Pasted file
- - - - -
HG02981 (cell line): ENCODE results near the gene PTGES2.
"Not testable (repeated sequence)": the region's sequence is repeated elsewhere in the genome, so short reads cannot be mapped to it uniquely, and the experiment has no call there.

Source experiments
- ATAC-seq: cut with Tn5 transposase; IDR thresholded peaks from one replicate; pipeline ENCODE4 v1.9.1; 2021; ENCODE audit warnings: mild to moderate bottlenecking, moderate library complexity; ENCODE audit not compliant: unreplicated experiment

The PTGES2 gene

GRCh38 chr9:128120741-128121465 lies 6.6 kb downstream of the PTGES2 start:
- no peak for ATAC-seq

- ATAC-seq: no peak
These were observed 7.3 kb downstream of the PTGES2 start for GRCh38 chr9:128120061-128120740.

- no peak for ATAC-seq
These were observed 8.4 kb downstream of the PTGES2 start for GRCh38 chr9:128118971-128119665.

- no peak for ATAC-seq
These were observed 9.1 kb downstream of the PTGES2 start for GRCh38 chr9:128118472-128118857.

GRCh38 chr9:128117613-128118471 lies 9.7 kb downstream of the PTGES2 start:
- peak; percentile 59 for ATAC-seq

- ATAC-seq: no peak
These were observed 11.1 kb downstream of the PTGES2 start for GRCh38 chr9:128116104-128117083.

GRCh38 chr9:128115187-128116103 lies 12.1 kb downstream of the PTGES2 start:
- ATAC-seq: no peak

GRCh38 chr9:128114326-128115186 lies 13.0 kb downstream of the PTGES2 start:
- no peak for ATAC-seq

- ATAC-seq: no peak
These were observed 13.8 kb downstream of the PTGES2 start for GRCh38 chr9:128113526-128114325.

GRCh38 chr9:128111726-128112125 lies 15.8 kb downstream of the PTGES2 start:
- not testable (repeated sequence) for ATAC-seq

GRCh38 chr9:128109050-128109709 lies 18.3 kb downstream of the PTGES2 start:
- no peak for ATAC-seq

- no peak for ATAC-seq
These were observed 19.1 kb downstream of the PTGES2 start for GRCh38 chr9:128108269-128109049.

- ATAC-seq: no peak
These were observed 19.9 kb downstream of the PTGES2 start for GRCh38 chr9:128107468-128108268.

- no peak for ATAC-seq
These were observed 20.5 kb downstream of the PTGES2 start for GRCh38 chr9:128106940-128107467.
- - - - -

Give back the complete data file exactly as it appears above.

HG02981 (cell line): ENCODE results near the gene PTGES2.
"Not testable (repeated sequence)": the region's sequence is repeated elsewhere in the genome, so short reads cannot be mapped to it uniquely, and the experiment has no call there.

Source experiments
- ATAC-seq: cut with Tn5 transposase; IDR thresholded peaks from one replicate; pipeline ENCODE4 v1.9.1; 2021; ENCODE audit warnings: mild to moderate bottlenecking, moderate library complexity; ENCODE audit not compliant: unreplicated experiment

The PTGES2 gene

GRCh38 chr9:128120741-128121465 lies 6.6 kb downstream of the PTGES2 start:
- no peak for ATAC-seq

- ATAC-seq: no peak
These were observed 7.3 kb downstream of the PTGES2 start for GRCh38 chr9:128120061-128120740.

- no peak for ATAC-seq
These were observed 8.4 kb downstream of the PTGES2 start for GRCh38 chr9:128118971-128119665.

- no peak for ATAC-seq
These were observed 9.1 kb downstream of the PTGES2 start for GRCh38 chr9:128118472-128118857.

GRCh38 chr9:128117613-128118471 lies 9.7 kb downstream of the PTGES2 start:
- peak; percentile 59 for ATAC-seq

- ATAC-seq: no peak
These were observed 11.1 kb downstream of the PTGES2 start for GRCh38 chr9:128116104-128117083.

GRCh38 chr9:128115187-128116103 lies 12.1 kb downstream of the PTGES2 start:
- ATAC-seq: no peak

GRCh38 chr9:128114326-128115186 lies 13.0 kb downstream of the PTGES2 start:
- no peak for ATAC-seq

- ATAC-seq: no peak
These were observed 13.8 kb downstream of the PTGES2 start for GRCh38 chr9:128113526-128114325.

GRCh38 chr9:128111726-128112125 lies 15.8 kb downstream of the PTGES2 start:
- not testable (repeated sequence) for ATAC-seq

GRCh38 chr9:128109050-128109709 lies 18.3 kb downstream of the PTGES2 start:
- no peak for ATAC-seq

- no peak for ATAC-seq
These were observed 19.1 kb downstream of the PTGES2 start for GRCh38 chr9:128108269-128109049.

- ATAC-seq: no peak
These were observed 19.9 kb downstream of the PTGES2 start for GRCh38 chr9:128107468-128108268.

- no peak for ATAC-seq
These were observed 20.5 kb downstream of the PTGES2 start for GRCh38 chr9:128106940-128107467.